Newspapers: How long before they are eclipsed by electronic media?
In the past year, by choice, I haven't bought a single newspaper. I have thus saved about £400 to contribute to my various web-site subscriptions and data connection charges. I haven't missed the printed page, any more than I miss the printed book. On the rare occasions I have picked up a newspaper for free I get depressed by the sheer bulk of the thing and all those unwanted sections and magazines. In addition, I have to plough through loads of dross to get to the bits I want to read.
In these days of the global warmists, with all their trappings of religious fervour, I am surprised more attention hasn't been focussed on the printed word. If ever there were a more wasteful means of communication, with a massive "carbon footprint", I have yet to hear of it. I have absolutely no doubt that the next ten years will see the total eclipse of the physical newspaper, not to mention the physical book.
As circulation declines, the economic model will collapse in the face of increasing distribution and recycling costs. With the exception of specialist publications, the printed word will be dead.
For the past twelve months I have read all the news I need on my iPhone or on my Macs. Increasingly I rely on convenient aggregators, such as NetNewsWire, to present the stories and sift through the dross. I can review several newspapers, the BBC and a number of tech sites in a few minutes, while drilling down into the detailed stories when I find something of interest. In this way I don't feel I am missing out and I assimilate a vast amount of information in a 24-hour period.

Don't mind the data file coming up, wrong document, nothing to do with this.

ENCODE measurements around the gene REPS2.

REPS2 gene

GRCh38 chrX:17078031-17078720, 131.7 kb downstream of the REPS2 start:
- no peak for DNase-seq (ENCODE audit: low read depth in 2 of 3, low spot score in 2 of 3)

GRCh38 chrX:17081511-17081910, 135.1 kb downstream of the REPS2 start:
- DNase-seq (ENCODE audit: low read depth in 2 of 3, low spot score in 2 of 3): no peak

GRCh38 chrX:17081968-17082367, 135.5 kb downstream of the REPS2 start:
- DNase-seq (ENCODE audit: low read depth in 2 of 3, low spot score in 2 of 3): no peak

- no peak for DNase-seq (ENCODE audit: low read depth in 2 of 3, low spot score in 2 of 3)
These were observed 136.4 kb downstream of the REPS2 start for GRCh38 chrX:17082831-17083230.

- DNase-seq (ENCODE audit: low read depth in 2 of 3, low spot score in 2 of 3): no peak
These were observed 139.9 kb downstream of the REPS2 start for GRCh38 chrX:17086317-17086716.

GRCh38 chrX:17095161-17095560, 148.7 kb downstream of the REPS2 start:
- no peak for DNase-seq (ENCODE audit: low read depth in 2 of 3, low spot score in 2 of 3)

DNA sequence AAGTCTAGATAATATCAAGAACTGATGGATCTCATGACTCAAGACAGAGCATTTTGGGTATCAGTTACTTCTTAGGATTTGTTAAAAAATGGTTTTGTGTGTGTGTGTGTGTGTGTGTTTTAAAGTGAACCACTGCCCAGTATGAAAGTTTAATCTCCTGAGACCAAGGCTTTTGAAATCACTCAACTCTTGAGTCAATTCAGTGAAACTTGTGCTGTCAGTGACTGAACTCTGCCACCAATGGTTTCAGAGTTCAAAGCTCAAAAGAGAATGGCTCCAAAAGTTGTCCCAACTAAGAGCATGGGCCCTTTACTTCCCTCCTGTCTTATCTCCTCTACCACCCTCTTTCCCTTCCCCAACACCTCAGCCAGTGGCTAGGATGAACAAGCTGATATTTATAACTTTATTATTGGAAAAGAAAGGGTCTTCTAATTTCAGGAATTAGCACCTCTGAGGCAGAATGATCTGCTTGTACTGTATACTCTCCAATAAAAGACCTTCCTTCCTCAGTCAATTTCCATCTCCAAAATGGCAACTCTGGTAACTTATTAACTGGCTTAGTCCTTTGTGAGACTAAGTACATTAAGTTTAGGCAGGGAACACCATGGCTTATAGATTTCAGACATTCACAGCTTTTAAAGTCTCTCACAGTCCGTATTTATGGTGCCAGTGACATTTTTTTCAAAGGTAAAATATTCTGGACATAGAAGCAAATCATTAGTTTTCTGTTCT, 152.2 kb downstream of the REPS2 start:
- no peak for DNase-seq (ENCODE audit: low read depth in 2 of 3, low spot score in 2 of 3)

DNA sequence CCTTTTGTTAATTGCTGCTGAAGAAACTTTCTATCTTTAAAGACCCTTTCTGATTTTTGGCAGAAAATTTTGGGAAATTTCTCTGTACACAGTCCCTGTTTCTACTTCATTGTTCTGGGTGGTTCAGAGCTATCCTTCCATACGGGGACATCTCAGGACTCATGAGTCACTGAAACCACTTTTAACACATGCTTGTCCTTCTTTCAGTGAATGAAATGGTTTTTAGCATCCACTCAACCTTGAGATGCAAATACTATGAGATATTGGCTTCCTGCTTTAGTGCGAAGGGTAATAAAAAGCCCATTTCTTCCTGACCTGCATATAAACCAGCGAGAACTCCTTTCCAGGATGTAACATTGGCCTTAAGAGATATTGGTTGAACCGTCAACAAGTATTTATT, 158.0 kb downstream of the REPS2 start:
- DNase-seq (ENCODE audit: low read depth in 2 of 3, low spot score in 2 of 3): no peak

Better means of reading electronic news will come; in some ways we are already there with the iPad. Here we have one device capable of presenting newspapers, magazines, books, movies and the web while enabling genuine work to be done. I believe 2010 will be breakthrough year when publishers really begin to come to terms with the revolution and embrace the likes of the iPad.
Of course, we electronic readers have had it too good for the past few years. Without physical newspapers and display advertising, who will pick up the bill for the news gathering and presentation? Gradually, I believe, free access to the better news sites will be overtaken by a subscription-based model. When this comes, we will expect much more than we currently get from "flat" news web sites. We will expect, and get, a much more interactive experience.